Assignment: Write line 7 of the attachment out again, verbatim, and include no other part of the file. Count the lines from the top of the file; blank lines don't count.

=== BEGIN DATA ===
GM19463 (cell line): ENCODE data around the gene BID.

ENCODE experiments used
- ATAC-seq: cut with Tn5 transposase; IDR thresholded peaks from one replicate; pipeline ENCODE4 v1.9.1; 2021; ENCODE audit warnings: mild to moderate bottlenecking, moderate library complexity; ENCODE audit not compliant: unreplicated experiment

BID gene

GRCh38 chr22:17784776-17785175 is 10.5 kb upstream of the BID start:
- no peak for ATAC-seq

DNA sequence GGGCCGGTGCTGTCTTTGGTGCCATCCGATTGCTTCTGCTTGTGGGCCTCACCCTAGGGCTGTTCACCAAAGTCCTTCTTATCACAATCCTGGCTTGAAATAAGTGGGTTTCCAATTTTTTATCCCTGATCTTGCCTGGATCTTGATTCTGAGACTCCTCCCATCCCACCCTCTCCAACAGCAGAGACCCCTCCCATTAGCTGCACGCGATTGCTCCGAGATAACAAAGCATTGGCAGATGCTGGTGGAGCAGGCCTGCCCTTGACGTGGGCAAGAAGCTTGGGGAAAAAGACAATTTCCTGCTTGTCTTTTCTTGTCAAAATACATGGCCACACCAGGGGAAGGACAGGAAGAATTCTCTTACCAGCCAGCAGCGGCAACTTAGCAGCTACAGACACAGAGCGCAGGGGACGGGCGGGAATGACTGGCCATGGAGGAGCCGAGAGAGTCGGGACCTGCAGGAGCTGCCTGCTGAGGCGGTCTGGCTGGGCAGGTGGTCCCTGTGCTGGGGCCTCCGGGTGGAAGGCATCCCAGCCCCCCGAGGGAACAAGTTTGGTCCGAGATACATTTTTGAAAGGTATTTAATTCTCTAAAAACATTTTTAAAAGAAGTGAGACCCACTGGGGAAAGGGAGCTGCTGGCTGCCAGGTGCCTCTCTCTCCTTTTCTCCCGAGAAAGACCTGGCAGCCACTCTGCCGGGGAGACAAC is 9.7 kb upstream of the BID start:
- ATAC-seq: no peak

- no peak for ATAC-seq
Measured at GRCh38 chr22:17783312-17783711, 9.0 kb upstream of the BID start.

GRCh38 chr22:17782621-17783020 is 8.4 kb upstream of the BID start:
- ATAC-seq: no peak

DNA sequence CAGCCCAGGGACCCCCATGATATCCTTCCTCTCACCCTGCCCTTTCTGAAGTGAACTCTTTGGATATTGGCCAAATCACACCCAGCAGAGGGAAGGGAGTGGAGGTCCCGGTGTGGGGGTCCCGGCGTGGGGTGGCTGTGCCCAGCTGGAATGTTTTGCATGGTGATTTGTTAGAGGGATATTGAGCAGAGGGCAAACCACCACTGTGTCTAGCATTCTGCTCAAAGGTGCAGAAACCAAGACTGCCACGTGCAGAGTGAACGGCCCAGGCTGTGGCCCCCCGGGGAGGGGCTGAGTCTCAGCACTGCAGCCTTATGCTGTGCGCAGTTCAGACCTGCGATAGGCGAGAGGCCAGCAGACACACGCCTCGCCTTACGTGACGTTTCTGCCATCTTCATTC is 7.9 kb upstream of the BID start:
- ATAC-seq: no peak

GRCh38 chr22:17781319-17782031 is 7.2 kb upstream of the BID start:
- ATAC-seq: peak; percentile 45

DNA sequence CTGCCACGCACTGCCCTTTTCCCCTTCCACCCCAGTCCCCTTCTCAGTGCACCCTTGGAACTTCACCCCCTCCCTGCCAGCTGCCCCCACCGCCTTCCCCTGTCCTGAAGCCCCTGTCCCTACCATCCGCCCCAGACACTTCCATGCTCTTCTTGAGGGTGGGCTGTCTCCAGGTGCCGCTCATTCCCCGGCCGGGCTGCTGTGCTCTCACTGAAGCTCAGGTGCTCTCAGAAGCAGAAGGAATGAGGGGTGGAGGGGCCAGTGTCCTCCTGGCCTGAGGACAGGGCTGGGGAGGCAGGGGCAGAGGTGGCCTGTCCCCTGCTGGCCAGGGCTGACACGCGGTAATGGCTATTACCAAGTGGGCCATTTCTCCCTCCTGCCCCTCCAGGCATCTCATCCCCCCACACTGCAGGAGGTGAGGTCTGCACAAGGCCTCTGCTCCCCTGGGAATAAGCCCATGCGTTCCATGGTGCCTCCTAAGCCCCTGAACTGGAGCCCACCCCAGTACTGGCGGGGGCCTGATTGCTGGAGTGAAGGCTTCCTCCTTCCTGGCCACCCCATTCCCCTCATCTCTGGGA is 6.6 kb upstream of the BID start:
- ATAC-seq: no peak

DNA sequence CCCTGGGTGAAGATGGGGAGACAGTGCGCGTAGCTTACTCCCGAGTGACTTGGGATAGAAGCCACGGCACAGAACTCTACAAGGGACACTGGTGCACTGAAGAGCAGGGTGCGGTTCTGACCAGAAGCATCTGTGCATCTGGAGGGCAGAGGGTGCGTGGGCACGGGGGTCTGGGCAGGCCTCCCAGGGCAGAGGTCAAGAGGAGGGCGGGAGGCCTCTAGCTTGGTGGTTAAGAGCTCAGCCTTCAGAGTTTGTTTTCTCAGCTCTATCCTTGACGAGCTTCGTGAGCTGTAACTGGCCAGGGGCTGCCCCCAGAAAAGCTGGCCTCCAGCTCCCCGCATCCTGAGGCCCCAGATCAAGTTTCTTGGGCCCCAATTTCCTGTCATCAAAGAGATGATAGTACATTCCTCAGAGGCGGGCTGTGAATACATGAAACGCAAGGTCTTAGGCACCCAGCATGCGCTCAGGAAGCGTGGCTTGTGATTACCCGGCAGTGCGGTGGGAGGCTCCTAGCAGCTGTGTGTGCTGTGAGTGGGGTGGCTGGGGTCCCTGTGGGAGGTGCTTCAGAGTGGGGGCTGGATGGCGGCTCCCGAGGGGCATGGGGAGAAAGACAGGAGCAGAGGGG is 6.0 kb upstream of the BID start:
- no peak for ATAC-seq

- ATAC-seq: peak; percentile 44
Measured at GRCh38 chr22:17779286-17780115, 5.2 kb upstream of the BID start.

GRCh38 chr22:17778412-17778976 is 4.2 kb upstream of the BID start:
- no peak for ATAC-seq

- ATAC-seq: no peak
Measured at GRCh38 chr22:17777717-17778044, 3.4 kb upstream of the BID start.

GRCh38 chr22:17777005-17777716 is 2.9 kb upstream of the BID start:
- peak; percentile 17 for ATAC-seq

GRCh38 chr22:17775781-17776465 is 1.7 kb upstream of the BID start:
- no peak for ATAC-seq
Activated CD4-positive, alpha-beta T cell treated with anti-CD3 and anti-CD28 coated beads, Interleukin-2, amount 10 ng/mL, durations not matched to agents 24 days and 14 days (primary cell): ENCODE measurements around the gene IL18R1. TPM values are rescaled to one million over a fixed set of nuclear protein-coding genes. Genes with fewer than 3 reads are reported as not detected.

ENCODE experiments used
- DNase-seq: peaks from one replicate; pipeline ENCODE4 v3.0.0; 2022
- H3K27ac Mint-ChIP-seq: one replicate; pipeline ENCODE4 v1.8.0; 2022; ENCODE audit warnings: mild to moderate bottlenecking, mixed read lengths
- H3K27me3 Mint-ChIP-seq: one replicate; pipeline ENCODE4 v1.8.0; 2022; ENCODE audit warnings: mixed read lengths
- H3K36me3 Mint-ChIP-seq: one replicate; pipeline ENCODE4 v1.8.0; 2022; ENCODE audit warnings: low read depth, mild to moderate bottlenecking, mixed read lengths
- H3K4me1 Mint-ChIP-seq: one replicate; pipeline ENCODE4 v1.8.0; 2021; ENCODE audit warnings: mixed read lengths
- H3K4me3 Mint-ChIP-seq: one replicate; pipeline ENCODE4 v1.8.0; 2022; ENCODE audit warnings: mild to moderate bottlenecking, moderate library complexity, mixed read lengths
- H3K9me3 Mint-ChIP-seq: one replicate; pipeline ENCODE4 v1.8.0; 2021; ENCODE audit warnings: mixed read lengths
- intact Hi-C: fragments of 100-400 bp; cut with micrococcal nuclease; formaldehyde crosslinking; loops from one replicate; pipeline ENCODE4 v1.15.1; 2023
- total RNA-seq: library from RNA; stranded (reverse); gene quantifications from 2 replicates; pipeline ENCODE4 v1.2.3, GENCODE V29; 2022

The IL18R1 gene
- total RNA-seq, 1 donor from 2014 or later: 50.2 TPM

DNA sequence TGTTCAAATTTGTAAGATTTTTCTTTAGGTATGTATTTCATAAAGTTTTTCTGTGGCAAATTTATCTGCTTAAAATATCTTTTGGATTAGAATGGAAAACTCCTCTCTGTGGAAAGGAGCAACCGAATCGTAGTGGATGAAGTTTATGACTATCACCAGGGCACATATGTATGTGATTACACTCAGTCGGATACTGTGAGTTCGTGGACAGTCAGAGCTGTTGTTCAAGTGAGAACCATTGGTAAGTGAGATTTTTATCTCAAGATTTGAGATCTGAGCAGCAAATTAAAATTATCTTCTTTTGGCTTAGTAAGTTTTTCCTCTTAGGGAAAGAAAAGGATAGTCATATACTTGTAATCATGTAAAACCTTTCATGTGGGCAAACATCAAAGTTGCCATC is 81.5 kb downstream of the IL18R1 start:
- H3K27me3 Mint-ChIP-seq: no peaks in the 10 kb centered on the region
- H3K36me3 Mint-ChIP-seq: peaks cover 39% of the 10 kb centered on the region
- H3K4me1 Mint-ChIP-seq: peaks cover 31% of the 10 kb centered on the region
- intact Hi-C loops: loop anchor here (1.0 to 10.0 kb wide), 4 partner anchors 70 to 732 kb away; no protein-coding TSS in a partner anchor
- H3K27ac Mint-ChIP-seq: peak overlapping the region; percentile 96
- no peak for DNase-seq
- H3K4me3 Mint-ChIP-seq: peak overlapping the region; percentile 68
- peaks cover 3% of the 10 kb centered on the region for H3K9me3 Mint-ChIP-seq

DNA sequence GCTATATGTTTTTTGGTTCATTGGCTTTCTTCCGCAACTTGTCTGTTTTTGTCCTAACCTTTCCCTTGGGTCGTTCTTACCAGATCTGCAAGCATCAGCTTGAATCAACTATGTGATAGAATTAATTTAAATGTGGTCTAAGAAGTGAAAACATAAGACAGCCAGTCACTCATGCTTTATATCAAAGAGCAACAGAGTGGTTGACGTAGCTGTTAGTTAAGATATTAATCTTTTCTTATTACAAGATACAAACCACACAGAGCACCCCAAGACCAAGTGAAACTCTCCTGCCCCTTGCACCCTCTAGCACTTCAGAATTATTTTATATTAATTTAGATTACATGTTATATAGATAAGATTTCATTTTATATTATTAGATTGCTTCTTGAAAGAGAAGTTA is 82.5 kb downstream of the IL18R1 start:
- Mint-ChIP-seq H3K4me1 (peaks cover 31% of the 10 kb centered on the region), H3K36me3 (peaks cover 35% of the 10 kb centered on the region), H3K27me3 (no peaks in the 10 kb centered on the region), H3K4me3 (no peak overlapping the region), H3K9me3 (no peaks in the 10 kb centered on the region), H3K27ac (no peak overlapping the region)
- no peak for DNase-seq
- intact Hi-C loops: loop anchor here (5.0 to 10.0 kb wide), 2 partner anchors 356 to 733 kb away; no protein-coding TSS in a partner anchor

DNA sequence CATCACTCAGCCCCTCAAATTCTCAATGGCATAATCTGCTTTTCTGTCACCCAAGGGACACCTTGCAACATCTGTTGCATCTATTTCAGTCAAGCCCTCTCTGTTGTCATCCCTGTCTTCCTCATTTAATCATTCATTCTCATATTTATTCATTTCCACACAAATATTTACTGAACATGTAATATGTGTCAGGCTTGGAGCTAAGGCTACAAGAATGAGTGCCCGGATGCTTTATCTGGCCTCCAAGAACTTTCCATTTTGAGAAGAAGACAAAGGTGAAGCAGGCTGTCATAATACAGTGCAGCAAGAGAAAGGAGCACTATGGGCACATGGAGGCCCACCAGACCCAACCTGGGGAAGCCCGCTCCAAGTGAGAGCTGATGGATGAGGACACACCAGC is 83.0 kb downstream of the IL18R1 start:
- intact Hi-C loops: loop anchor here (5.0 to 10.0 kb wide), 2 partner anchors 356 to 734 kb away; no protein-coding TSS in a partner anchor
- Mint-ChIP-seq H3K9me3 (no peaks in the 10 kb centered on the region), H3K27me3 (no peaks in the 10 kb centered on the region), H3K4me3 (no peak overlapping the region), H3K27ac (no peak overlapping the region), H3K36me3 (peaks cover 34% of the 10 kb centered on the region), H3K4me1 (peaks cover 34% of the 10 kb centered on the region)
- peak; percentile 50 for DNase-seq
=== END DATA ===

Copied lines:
DNA sequence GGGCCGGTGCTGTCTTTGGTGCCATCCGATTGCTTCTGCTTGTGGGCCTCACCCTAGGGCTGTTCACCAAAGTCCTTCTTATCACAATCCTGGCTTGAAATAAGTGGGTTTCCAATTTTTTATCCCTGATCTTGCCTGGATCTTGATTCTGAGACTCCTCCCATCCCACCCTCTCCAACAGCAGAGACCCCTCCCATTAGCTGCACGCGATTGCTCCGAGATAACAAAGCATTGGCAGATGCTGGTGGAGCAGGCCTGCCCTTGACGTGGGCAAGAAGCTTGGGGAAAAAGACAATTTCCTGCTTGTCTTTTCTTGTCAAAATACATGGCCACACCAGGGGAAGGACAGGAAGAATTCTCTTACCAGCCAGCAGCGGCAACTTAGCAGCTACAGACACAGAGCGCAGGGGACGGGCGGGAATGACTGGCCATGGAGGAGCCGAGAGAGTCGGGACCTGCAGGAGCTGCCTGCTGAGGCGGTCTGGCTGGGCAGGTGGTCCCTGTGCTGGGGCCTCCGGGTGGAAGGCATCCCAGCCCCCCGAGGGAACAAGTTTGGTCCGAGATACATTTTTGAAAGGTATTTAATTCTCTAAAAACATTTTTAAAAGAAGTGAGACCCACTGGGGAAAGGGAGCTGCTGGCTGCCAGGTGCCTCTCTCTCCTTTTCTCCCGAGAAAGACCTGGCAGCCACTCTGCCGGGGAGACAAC is 9.7 kb upstream of the BID start: